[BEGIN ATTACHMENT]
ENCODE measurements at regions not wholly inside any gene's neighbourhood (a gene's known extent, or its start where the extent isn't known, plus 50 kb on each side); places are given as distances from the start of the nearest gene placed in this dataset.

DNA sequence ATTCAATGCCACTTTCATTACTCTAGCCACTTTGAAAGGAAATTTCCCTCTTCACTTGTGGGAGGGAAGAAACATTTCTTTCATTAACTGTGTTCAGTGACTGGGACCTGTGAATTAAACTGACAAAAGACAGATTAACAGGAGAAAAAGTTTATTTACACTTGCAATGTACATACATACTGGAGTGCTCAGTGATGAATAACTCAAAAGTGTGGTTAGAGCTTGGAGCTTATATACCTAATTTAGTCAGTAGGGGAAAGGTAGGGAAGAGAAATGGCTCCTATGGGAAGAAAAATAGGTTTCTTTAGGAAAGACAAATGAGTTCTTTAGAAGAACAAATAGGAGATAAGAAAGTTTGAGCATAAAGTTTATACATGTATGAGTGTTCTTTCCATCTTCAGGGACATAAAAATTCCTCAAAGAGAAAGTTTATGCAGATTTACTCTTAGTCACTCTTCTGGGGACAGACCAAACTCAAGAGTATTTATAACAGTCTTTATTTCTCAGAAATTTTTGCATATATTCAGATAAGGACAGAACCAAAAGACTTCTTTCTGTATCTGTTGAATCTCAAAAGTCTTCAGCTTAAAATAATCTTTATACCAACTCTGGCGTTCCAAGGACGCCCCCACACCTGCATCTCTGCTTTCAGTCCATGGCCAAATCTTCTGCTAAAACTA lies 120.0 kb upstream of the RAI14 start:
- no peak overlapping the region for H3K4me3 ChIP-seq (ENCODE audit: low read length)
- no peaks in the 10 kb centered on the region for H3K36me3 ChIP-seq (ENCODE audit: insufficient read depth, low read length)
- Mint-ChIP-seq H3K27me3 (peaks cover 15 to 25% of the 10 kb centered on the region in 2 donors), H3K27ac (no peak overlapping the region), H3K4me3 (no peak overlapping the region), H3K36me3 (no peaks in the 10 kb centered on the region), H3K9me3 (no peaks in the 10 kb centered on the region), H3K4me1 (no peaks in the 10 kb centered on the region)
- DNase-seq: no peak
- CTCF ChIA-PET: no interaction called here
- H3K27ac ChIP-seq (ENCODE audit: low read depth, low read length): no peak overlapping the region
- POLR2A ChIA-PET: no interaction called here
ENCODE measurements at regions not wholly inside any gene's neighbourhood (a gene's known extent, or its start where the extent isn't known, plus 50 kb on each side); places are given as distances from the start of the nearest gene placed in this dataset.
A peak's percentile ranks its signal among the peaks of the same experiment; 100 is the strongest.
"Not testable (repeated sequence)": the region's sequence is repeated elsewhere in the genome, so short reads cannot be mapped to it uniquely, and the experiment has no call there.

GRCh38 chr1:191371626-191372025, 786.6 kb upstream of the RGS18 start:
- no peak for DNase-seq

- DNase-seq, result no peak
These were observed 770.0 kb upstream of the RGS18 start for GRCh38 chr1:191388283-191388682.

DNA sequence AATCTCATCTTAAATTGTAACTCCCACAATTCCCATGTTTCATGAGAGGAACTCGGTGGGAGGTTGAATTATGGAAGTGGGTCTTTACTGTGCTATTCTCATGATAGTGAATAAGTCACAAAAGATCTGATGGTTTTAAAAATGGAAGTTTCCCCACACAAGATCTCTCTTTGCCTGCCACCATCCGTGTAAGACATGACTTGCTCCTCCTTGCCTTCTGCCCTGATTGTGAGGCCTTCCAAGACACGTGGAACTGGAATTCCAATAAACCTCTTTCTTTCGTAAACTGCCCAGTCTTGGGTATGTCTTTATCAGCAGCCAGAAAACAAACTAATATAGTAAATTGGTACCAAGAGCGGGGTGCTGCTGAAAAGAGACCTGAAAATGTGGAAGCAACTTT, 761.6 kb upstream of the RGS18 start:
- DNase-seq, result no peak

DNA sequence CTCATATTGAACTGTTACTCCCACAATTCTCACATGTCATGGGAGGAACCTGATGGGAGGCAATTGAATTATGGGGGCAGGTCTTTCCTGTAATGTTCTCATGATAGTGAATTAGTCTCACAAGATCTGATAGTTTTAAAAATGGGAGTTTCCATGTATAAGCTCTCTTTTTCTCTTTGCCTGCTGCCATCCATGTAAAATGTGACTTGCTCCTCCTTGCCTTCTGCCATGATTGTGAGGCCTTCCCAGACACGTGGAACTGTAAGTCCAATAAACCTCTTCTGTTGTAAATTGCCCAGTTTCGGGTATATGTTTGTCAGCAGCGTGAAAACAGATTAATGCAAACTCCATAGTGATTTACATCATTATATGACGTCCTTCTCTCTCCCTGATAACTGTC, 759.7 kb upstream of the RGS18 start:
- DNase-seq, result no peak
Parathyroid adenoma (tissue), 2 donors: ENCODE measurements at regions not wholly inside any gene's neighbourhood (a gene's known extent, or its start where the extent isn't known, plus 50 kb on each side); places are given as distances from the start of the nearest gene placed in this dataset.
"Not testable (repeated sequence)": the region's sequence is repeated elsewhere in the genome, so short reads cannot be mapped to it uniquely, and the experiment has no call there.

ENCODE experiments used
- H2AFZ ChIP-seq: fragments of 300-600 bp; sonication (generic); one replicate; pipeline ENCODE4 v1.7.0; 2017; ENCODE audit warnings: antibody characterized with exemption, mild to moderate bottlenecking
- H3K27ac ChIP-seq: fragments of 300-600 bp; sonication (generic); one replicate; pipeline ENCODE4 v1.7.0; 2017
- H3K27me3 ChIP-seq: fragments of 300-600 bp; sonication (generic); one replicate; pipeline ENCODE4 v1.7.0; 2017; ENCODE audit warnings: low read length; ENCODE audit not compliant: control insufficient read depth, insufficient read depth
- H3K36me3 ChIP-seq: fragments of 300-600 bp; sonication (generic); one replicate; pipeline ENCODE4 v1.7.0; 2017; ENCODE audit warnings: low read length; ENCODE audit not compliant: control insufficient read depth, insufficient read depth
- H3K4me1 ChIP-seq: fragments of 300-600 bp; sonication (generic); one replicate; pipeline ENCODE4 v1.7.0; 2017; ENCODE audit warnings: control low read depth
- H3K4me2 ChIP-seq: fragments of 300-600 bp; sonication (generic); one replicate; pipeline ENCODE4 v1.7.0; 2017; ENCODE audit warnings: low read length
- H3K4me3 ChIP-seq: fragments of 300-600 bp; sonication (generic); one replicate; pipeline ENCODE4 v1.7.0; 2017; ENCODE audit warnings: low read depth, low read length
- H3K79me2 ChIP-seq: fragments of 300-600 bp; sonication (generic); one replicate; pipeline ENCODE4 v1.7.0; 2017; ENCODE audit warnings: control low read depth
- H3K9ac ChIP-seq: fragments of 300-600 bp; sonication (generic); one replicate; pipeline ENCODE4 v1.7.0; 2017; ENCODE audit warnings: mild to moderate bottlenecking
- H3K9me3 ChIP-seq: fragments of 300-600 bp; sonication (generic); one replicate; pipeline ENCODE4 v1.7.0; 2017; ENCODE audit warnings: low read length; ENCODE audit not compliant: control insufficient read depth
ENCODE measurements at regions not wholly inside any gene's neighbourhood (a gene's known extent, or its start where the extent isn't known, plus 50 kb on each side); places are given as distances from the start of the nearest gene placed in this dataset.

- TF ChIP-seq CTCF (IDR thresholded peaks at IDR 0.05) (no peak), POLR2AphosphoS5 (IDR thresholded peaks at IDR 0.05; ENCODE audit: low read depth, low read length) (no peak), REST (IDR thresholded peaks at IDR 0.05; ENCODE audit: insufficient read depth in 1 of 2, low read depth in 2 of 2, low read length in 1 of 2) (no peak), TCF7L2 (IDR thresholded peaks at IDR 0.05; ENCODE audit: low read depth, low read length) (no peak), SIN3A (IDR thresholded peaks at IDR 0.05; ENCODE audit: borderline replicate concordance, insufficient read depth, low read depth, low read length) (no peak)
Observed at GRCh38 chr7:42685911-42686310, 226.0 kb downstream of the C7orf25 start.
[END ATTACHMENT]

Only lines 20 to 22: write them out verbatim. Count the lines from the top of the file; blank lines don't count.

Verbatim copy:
- DNase-seq, result no peak
Parathyroid adenoma (tissue), 2 donors: ENCODE measurements at regions not wholly inside any gene's neighbourhood (a gene's known extent, or its start where the extent isn't known, plus 50 kb on each side); places are given as distances from the start of the nearest gene placed in this dataset.
"Not testable (repeated sequence)": the region's sequence is repeated elsewhere in the genome, so short reads cannot be mapped to it uniquely, and the experiment has no call there.